There’s also good news for children with nut allergies. For peanuts, which are technically legumes, about 20 percent will lose their allergy in adulthood.

For tree nuts, such as almonds, pecans, walnuts and cashews, the rate is about 10 percent, LeBlanc said. It does matter, though, when an allergy first appears.

“For some foods, including shellfish, the reaction tends to last throughout life, especially if it develops during adulthood,” he said.

A childhood allergy is more likely to disappear later on than one acquired as an adult. Food allergies, though, find you less interesting as a host the older you get, especially by age 40, Marshall said.

“For people in their 60s and older, a food allergy is downright rare.”

Not as rare if you’re a carnivore who gets bitten by a tick. Thanks to a carbohydrate called alpha-gal, some people who have been eating cows, pigs, sheep and other mammals all their lives are suddenly stricken with stomach pain, nausea, headaches, itchy skin, swelling and more after taking on a T-bone.

In the U.S., the only "significant cause" of this setback is the bite of the lone star tick.

“Even then, you can lose your sensitivity if you can avoid meat for an unknown period of time, up to 10 years in some cases,” LeBlanc said. “As for penicillin, about half of those who have an allergy will lose it if they avoid the drug for five years. After 10 years, it’s about 80 percent, but it varies.

“We don’t know the statistics for other drugs that cause allergies. There’s a lot more data on penicillin.”

Then there are people who never lose their penicillin allergy – because they never had one.

“The early penicillin derivatives weren’t as pure as the ones today,” LeBlanc said, “so impure elements may have been the real cause of an allergic reaction.”

And some people say they’re allergic to penicillin because it gives them diarrhea, Marshall said.

“But that’s a common side effect of all antibiotics.”

Because your well-being may be at stake, confirming or refuting a penicillin allergy in particular may be worth it for you. During the last decade or so, there has been a push to question an alleged allergy, LeBlanc said.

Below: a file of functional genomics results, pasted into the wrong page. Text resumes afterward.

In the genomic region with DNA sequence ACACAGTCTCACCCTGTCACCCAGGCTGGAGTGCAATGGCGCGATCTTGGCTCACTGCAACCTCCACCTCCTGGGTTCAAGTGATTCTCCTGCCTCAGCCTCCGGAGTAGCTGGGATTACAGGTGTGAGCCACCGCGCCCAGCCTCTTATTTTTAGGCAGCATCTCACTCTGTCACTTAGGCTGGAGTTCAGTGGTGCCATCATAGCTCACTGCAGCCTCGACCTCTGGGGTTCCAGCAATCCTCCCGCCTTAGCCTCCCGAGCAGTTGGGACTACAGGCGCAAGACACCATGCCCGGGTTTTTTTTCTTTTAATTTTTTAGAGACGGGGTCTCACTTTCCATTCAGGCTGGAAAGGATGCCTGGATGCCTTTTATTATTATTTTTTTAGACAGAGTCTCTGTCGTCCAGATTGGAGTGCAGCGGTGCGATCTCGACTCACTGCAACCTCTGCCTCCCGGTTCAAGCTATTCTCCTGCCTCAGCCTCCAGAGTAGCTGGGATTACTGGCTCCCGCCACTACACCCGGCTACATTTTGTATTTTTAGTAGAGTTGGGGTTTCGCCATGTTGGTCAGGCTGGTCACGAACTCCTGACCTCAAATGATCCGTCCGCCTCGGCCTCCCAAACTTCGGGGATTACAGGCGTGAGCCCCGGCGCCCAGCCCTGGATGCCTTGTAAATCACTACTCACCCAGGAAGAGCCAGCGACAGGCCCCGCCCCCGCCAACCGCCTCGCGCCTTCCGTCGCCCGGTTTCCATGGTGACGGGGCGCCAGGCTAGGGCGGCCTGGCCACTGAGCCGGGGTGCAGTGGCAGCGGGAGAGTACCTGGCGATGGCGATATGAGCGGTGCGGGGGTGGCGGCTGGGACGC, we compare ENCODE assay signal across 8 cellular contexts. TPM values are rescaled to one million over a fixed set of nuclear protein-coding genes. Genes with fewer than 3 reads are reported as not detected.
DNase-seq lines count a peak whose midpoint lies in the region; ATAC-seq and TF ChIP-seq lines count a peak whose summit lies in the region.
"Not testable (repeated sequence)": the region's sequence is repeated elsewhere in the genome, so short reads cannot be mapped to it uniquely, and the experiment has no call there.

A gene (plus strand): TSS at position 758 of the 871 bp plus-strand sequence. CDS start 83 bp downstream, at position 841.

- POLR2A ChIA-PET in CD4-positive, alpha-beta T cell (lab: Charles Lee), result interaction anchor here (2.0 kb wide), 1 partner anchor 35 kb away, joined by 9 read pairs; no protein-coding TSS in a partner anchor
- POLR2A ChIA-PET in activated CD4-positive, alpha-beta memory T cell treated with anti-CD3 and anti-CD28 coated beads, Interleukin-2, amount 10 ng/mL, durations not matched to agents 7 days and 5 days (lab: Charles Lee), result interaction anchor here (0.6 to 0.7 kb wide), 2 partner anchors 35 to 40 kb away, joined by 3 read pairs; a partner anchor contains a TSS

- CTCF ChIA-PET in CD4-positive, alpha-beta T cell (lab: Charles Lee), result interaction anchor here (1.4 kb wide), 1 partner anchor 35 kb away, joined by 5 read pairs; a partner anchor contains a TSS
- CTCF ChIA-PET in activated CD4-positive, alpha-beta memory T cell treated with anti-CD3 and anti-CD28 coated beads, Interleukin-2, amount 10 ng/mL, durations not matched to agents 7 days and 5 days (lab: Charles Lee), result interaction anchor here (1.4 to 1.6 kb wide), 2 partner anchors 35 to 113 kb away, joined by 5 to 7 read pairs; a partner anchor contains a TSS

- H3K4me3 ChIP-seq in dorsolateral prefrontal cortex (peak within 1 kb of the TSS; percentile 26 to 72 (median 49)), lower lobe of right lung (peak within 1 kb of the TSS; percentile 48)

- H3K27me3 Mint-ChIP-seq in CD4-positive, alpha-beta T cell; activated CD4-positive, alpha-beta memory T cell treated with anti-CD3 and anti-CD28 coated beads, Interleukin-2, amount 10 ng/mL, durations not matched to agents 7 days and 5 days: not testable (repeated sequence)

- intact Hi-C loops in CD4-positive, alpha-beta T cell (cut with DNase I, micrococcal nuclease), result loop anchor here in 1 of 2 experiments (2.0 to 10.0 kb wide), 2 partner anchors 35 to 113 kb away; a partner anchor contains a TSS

“We want to get it off the patient’s chart if it shouldn’t be there.”

This happens in stages, Marshall said. It starts with a patient history, a series of questions whose answers tell the provider if a reaction is real.

Next, an allergist can usually do a skin test. If a red, itchy bump appears on your skin after penicillin is applied, you are probably allergic. On the other hand, LeBlanc said, “a negative result is usually followed by a challenge to the drug to demonstrate tolerance definitively.”

If it’s safe to do so, the allergist administers several doses of the drug, with ever-increasing strengths. If you’re reaction-less after the strongest, you’re in the clear.

“We don’t do a challenge unless there is a good reason to do so,” Marshall said. “The potential benefit must be worth the risk.”

There are cases, though, when patients must take penicillin, even when they’re allergic.

“That’s when nothing else will work,” LeBlanc said. “One of those times is when syphilis is present during a pregnancy. That’s when you do a desensitization.”

A desensitization starts with small doses of penicillin.

“We increase them over short periods of time,” Marshall said, “until the body doesn’t respond to it anymore. But this is only temporary; after completing the medications, the patient will go back to being sensitive.”

While many people mistakenly believe they have an allergy, it’s also clear that more and more of us are becoming susceptible to one thing or the other.

“Something has changed in our environment,” Marshall said. “It’s becoming more allergic – there’s more pollution. And we don’t get out and get as much fresh air as we used to. We have more stress. The overall prevalence of allergic disease in the U.S. is almost 40 percent.

“And more and more people are becoming allergic as they get older. Thirty-five years ago, it was very uncommon to have to test older people. It was considered unethical, especially for people in their 70s or older because of the risks. But now, 10 to 20 percent of older people will have a positive allergic response, which is far more than it was 30 years ago.”

Because that response may involve penicillin, it’s important to know that many alternate drugs do work as well as that wonder drug, Marshall said.

But penicillin is a fundamentally important antibiotic as a class. A lot of health care providers use it to treat a variety of infections. If you take it out as an option, at the very least, the cost of treatment goes up.

“There is a safety risk and a public health risk when people are led to believe they are allergic to penicillin and all of them are not.”